Monday, 26 January 2015

London Spring Semester 2015

This semester is a bit exciting more exciting for me than usual, since I am studying in LONDON! I still can't believe it; every time I walk out into the city there is something new and exciting happening. This is my first time 'living' in a big city, as well as my first time being out of the country. I have only been here for a week now, but I feel like I am already getting adjusted to the way of living  this type of lifestyle.

I love spontaneity, and London is the perfect place for it. Like I said before, if you don't know what to do, just walk anywhere and you will see something spectacular. The other day we didn't have evening plans, so we decided to venture on over to the West End to see a show. We didn't even know which show we would be able to get last minute tickets to going into this little adventure, but ended up going to Billy Elliot. I am so happy that we were able to do this because it was the FIRST professional show I have ever seen, and it was jaw-dropping amazing.

I have also been taking dance classes in the city for my major! It is just so interesting to jump into a class full of different levels and observe. I feel like I have already learned so much just by watching the professionals who take the classes-- the way in which them move is so fluid and seamless. They really can make things look like they require no effort. It is also just nice to go into a dance class anonymous and be able to dance without any judgement. I think it will help me build more confidence for when I am in an audition setting later on.

Like I said, I have only been in London for a week now, but I feel I have already made so many unforgettable memories that will stick with me for life. I am looking forward to what this semester brings. What a life changing and eye-opening experience--I can't believe this is my life for the next three months!

Here are some pictures I have acquired from the first week!

This blog entry is from Avery Lux. For more from Avery, check out her blog at

Tuesday, 25 November 2014

10 Things I'll Miss About London

I am sitting on my bed in my empty room of my all packed up flat right now; and yes, it is a sad scene. As I’ve stated in previous blogs, this experience has been life changing and I’ve loved every minute of it. I’m in a very nostalgic mood right now and to save you from reading an extensive, sappy , cheesy, novel, I’ve listed the 10 top things I am going to miss from London:
10. The Weather
Living in California is “great” when it comes to weather… supposedly. I much rather prefer sweaters and scarves over tshirts and shorts!
9. Nandos
I heard about this restaurant before I even came to London. After being there 5 times, I can vouch it is worthy to talk about.
8. Big City
Living in a big city is so amazing. Something is ALWAYS happening. I love living above a busy street. I love hearing a new language everyday. I love the busyness. I just love everything about it!
7. The Tube
Yes, taking the tube can be an annoying task at times, but there is something soothing about being stuffed into a moving vehicle, falling over strangers, absolute (almost scary) silence. And I’m serious; the tube is an aspect of the London culture that we hate to love.
5. Colored Hair
It is completely acceptable to have outrageous dyed hair here and its fantastic. Back home when I dyed my hair unordinary colors, I was different. Here, its complete normal to see a girl with pink locks and another with green tips right next to her. Its a great fashion statement.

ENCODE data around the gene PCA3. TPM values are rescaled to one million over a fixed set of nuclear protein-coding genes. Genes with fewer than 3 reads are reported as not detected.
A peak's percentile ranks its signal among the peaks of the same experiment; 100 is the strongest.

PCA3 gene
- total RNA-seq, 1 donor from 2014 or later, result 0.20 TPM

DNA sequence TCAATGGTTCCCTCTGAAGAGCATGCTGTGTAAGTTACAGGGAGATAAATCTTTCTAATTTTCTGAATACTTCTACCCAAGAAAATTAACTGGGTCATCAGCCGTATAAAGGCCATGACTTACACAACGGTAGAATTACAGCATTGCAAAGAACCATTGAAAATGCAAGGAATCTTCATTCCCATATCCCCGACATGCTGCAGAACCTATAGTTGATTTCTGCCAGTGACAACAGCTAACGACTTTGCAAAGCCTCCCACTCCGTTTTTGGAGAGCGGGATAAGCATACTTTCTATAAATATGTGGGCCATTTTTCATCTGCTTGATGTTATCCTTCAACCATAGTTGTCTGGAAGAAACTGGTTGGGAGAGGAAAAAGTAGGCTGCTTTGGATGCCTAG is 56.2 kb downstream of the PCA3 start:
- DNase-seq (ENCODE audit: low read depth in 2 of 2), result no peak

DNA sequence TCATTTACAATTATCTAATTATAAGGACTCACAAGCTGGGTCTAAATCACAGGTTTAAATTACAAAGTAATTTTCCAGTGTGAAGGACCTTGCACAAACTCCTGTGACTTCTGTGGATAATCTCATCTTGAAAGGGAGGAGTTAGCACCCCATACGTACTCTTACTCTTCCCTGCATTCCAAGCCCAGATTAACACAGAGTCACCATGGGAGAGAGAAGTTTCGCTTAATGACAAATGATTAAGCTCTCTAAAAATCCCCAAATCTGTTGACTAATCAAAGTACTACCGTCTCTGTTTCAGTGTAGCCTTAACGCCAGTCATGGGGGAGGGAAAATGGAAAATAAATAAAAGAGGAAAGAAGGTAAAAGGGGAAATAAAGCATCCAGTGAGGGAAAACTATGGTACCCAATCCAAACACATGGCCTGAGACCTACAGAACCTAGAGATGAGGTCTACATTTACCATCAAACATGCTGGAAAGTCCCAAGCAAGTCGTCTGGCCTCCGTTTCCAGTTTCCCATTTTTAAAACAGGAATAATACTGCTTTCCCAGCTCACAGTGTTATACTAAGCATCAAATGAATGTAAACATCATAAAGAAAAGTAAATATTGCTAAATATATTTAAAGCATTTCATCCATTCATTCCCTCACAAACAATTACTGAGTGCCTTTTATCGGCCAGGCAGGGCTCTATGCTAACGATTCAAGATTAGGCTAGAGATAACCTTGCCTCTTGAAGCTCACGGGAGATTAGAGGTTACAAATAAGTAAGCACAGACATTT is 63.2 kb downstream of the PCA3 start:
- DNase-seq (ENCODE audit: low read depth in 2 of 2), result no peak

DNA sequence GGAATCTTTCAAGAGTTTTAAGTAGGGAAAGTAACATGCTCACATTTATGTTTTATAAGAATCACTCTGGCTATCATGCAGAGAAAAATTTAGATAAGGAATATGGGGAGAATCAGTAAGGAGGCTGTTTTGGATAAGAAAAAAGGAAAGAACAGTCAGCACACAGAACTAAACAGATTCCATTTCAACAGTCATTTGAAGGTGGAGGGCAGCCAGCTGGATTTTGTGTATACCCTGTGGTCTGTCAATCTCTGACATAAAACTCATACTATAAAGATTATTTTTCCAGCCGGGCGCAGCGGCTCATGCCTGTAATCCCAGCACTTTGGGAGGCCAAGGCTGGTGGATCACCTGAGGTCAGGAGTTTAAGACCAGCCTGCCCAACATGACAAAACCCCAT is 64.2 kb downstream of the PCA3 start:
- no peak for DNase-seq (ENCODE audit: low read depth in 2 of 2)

4. Fleece Leggings
The amazing world of Primark (clothing store) sells fleece lined leggings that make your legs feel like they are wrapped up in their own toasty warm cloud. The girls from the program have discovered these and, i can speak for all of us,  it has changed our lives forever… I may or may not be wearing them right now as I type this…. I definitely won’t be able to wear these in the constant heat of Temecula.
3. Tea
This stereotype is one that I’ve greatly attached to. Getting my one pound cuppa every morning is something I’ve become so used to! I’m afraid I’m going to have to convert my tastebuds back to favoring coffee.
2. Accents
1. Friends
I have made the most amazing friends while here. At the beginning of the program, they told us our peers would be life long friends, it was easy to say that we were sceptic of that at first, but now it deeply saddens me knowing that we will all be departing in our own ways in a few hours. Living with a small group of people who are going through the same experiences as you really bonds you together. I am going to miss these people so much. I know the majority of us are going to stay in touch, but it won’t be anything like seeing them every day. I am so grateful for these friendships.
I have loved documenting my time here while in London. I am desperately trying to come up with a way to convert my blog into something that I can continue utilizing. I haven’t quite come up with something yet but I will soon… so stay tuned and thank you for reading!
This blog entry is from Rylee Leavitt. For more from Rylee, check out her blog at

Monday, 24 November 2014

Travel from London

As you know, I’m studying in London through a program hosted by AIFS, the American Institute of Foreign Studies. One of the best parts of being in Europe is that there are so many countries grouped together which makes it easy to visit some of them. Being from California, you could be on a train all day and not even leave the state, let alone the country. But here in Europe you can reach lots of different countries with a moderate train trip or a very short plane ride. Over the last couple weekends I decided to leave England and take trips abroad, to Wales and the Czech Republic.
I went off to Wales on my own and it was about a three hour train ride to Swansea, a city on the southern coast of the country. Being able to walk to the beach from my hostel felt like being back in California, although the rain that lasted most of the weekend was a good reminder that I was still in the British Isles. Swansea was the home to Dylan Thomas and is also close to where Catherine Zeta Jones grew up and still has a home. I went to the National Maritime Museum which had lots of history of the city as both a sea port and an old mining community. But the real reason I went to Swansea was to see their soccer team host a big team from London called Arsenal. The stadium was absolutely packed and had an incredible atmosphere, especially when the home team took the lead and won 2-1.